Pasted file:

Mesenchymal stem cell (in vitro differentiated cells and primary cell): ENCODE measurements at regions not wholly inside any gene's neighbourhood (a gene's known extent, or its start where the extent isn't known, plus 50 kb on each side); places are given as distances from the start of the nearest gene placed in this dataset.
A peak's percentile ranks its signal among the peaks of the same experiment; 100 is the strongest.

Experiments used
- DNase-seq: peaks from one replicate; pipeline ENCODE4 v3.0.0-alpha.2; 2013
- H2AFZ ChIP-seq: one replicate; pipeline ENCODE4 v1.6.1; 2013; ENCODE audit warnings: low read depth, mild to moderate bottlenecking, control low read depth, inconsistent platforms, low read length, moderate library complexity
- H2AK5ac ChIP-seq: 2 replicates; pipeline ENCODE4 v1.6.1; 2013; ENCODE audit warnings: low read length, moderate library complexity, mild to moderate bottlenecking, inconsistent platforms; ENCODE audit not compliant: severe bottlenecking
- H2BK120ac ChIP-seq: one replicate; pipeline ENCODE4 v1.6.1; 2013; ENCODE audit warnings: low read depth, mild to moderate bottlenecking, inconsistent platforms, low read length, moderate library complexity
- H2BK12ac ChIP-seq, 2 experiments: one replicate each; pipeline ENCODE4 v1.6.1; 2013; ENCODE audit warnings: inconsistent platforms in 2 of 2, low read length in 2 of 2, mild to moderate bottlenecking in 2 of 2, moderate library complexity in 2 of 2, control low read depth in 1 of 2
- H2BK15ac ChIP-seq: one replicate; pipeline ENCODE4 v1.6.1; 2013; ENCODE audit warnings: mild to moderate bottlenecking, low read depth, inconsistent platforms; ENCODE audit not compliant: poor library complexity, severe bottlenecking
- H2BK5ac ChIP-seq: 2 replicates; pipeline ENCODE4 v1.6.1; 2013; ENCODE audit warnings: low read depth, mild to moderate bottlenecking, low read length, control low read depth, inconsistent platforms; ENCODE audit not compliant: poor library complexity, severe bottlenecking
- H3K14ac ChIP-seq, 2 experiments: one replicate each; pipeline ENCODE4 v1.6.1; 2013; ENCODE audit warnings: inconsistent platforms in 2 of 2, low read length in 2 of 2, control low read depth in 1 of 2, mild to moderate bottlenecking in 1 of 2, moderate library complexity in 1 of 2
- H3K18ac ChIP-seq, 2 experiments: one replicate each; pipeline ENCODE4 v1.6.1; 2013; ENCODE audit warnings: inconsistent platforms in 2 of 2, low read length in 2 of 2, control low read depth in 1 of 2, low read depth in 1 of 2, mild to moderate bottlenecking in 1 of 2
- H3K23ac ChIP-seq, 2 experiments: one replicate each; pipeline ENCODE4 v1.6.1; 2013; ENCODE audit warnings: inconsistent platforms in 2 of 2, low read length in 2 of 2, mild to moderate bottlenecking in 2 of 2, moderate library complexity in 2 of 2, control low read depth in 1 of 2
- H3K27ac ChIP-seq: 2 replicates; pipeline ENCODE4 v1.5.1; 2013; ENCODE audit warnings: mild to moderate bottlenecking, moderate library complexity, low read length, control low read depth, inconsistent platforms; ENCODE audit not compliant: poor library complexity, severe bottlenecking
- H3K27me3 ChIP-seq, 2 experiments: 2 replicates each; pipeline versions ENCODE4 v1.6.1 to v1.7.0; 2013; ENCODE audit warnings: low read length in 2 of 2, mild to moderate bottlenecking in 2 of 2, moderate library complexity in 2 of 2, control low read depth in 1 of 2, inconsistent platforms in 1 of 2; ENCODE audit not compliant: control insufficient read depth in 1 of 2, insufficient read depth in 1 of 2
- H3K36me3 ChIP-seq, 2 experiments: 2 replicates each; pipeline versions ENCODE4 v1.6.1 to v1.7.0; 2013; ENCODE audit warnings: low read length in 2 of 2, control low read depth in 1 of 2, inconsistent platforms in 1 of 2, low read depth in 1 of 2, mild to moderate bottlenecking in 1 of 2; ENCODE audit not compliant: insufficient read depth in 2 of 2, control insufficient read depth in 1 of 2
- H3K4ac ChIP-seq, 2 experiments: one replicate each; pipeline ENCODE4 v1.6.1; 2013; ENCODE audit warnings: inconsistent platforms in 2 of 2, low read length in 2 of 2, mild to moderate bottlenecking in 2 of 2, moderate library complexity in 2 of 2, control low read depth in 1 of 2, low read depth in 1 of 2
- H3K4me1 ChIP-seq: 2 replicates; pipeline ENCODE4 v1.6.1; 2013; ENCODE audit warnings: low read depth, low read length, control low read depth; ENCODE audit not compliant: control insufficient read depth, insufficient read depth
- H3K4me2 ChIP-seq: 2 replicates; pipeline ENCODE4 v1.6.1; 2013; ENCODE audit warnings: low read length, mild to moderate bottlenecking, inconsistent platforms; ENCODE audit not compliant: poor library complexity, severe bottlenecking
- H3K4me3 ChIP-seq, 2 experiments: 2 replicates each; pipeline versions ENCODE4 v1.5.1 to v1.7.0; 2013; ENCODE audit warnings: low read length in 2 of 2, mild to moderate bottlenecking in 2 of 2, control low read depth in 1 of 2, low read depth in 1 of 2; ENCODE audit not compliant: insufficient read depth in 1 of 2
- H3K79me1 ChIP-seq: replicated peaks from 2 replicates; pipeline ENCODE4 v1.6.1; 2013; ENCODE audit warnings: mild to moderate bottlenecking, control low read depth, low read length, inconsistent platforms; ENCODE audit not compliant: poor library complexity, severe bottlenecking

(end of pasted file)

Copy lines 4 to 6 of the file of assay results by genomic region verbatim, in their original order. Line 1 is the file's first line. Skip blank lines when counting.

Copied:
- DNase-seq: peaks from one replicate; pipeline ENCODE4 v3.0.0-alpha.2; 2013
- H2AFZ ChIP-seq: one replicate; pipeline ENCODE4 v1.6.1; 2013; ENCODE audit warnings: low read depth, mild to moderate bottlenecking, control low read depth, inconsistent platforms, low read length, moderate library complexity
- H2AK5ac ChIP-seq: 2 replicates; pipeline ENCODE4 v1.6.1; 2013; ENCODE audit warnings: low read length, moderate library complexity, mild to moderate bottlenecking, inconsistent platforms; ENCODE audit not compliant: severe bottlenecking